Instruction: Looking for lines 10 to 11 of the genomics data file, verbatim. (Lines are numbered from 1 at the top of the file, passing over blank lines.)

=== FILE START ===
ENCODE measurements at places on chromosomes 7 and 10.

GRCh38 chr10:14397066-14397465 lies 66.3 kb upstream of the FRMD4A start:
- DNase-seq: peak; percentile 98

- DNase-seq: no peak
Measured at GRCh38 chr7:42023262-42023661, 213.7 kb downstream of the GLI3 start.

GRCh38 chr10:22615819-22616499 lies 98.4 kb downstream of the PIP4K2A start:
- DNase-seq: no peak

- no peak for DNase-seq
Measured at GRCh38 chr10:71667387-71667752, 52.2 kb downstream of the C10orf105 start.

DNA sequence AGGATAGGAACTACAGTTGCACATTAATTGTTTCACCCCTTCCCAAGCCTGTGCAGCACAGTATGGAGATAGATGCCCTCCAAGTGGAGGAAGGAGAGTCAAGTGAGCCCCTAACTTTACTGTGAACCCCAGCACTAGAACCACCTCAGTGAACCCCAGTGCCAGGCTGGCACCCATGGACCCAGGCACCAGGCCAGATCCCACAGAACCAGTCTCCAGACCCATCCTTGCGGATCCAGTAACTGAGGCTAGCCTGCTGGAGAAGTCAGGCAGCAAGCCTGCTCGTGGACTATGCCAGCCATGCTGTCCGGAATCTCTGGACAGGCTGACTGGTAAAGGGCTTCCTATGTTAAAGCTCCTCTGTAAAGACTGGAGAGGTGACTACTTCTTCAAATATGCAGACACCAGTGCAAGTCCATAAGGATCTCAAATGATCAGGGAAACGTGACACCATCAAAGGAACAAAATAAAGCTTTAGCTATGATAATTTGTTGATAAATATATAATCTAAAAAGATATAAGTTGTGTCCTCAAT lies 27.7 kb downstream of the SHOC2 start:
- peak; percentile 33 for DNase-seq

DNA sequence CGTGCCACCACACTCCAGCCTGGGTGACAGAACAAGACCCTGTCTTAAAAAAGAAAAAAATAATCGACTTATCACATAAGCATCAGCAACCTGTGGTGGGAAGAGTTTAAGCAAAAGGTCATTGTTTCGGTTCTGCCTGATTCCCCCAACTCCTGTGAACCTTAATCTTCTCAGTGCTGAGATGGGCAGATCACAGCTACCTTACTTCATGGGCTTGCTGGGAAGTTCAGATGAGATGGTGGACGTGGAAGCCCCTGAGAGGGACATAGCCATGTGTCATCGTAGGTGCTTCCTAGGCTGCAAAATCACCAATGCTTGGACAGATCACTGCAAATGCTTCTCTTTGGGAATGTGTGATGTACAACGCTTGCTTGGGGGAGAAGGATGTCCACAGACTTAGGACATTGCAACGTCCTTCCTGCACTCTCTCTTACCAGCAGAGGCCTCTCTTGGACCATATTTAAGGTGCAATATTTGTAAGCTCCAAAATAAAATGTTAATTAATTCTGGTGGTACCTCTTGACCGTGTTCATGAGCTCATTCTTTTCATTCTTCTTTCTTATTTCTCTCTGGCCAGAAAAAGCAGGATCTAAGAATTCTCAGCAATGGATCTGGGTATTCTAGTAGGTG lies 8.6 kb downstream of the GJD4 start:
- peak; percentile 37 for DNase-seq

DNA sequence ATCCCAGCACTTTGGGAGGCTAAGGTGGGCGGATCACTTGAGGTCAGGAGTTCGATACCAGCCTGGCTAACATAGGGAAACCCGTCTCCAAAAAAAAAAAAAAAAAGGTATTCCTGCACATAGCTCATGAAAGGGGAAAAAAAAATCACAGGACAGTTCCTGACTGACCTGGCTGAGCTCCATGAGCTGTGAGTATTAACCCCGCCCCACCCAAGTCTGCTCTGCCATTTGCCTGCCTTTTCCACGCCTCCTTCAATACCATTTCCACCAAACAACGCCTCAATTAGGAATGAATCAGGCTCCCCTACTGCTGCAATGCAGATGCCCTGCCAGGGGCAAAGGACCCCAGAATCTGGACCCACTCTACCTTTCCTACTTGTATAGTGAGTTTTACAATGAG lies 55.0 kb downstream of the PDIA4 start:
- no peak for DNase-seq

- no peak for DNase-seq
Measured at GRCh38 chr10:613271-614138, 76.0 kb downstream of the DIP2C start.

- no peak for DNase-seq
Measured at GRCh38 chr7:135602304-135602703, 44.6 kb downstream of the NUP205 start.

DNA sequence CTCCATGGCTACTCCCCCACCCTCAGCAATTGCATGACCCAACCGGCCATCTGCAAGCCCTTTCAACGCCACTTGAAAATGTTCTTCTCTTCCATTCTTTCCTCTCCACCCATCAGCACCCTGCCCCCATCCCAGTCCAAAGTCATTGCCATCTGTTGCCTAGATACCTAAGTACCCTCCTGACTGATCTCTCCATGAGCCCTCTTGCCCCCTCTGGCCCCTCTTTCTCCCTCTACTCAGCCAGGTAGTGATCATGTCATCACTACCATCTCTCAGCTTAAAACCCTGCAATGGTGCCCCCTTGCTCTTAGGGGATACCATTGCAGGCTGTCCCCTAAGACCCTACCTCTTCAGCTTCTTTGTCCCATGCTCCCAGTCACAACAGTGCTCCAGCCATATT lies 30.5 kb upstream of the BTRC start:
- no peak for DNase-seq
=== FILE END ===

DNA sequence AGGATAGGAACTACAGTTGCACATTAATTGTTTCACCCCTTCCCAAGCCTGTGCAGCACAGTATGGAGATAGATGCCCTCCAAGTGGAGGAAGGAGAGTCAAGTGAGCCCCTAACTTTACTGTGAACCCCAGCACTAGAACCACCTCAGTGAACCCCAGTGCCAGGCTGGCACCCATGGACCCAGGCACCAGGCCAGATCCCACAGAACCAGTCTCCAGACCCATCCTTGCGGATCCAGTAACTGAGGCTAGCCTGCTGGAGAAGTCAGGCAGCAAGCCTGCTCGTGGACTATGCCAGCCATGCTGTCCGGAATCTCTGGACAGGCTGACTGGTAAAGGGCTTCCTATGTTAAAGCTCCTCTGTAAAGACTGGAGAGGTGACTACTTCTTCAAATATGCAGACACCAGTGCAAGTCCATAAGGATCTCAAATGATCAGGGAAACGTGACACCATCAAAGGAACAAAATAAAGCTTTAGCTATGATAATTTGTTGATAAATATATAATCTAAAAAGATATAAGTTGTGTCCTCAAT lies 27.7 kb downstream of the SHOC2 start:
- peak; percentile 33 for DNase-seq